Alyson Tabb part of CIA's Cream of the Crop

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The Culinary Institute of America's Cream of the Crop scholarship has been awarded to only about ten young chefs a year for the past twelve years. So the chance of someone who'd just started cooking and baking in the past year making the cut would seem slim -- but Alyson Tabb, who was born and raised in Westminster, beat the odds.

"I recently met a friend who introduced me to the world of food," says Tabb. "She went to CIA and came home over Easter and was having a ball cooking and showing us everything she was learning. The more I got into it, the more I loved it."

Tabb is almost done tallying her six months of work experience in the food-service industry, which is the minimum requirement to attend CIA. The 22-year-old volunteers at the Denver Rescue Mission and SAME Cafe, works at Mulberries Cake Shop on Colfax Avenue. In April, she will begin working toward her degree in baking and pastry arts at the Hyde Park, New York, campus of CIA.

Tabb, a 2006 graduate of Community Christian High School in Northglenn, will receive $5,000 each year as long as she maintains a 3.2 GPA -- which sounds feasible, considering she held a 3.9 GPA through high school and college at Front Range Community College in Longmont. That GPA helped, but a well-rounded resume, including a stellar essay, earned the novice chef her scholarship.

"All the different things, including her recommendations, her extracurricular activities, her volunteer work -- all that together was why we chose her," says Lauren Cunningham, manager of admissions communication at CIA. "In the essay, we look at what sets them apart from all the rest -- because all the students who are applying for it have really, really strong academics. We look for what's going to make them successful in the food-service industry, what sets them apart from other students, and that they're going to be a leader in the industry and a leader within the CIA student body when they get here."

What really sets Tabb apart from most people is that she actually liked writing the essay. "I had a blast writing it and telling them what I wanted to do," she says. "It was less of an essay you would do for school and more of, 'This is my heart, and this is what I want to do.'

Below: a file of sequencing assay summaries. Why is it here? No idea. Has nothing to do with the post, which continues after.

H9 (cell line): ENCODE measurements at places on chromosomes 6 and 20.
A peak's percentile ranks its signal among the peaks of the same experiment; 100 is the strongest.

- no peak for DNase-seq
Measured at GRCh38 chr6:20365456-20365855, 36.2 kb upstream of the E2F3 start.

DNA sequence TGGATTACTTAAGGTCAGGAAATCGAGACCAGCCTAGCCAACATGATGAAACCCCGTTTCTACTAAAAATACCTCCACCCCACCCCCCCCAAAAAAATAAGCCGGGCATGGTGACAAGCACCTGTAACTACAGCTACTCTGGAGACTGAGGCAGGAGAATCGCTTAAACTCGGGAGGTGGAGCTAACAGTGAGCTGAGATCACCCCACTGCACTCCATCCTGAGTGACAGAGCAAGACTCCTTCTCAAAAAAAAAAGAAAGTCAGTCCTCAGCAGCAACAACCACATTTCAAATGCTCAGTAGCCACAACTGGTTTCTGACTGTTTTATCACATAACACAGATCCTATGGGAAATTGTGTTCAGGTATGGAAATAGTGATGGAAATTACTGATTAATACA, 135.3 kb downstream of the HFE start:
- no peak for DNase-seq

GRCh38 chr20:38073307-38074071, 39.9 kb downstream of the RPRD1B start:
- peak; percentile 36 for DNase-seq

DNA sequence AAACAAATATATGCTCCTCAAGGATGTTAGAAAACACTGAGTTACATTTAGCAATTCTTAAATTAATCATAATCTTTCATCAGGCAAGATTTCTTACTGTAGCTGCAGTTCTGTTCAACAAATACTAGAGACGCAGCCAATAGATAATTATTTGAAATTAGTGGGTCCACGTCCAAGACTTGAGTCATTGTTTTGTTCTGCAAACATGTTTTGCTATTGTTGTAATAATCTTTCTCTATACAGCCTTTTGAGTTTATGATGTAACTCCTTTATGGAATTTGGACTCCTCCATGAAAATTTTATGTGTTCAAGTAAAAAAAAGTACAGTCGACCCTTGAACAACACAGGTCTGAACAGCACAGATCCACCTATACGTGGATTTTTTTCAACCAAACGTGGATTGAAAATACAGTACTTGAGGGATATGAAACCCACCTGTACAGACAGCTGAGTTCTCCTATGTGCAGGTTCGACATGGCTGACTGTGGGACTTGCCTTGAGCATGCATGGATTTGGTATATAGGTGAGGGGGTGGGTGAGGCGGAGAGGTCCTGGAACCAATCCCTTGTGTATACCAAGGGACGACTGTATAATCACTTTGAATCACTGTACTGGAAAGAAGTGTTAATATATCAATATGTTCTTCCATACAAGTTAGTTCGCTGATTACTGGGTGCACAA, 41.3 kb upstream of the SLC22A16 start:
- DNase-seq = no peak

"I didn't expect to receive a scholarship and I was elated when I did," she continues. "I was working at SAME Cafe, and I normally don't answer my phone at work. The woman [from CIA] told me, and I tried to act professionally, but as soon as I hung up I ran back into the cafe and yelled, 'I got the scholarship!'"

Tabb was working toward her bachelor's in fine arts at Metro State until the kitchen started calling to her. She says painting and drawing were activities she always loved -- until she went to school and they became chores she had to do. But knowing she'll now be studying cooking and baking hasn't put a stop to her enjoyment of them.

"I enjoy feeding people a lot," says Tabb. "There are a lot of opportunities to teach people about the nutrition of something. I find it really intriguing, and there's a lot you can do with it, especially with people going vegetarian and organic." For example, she makes healthy snacks and food for her grandmother, who is on dialysis.

"I want to do more in the community than just working in an upscale restaurant," Tabb concludes. "I think there are enough of those, and we need to help each other more in the community and go a little more healthy with food and with the economy, help cut costs."

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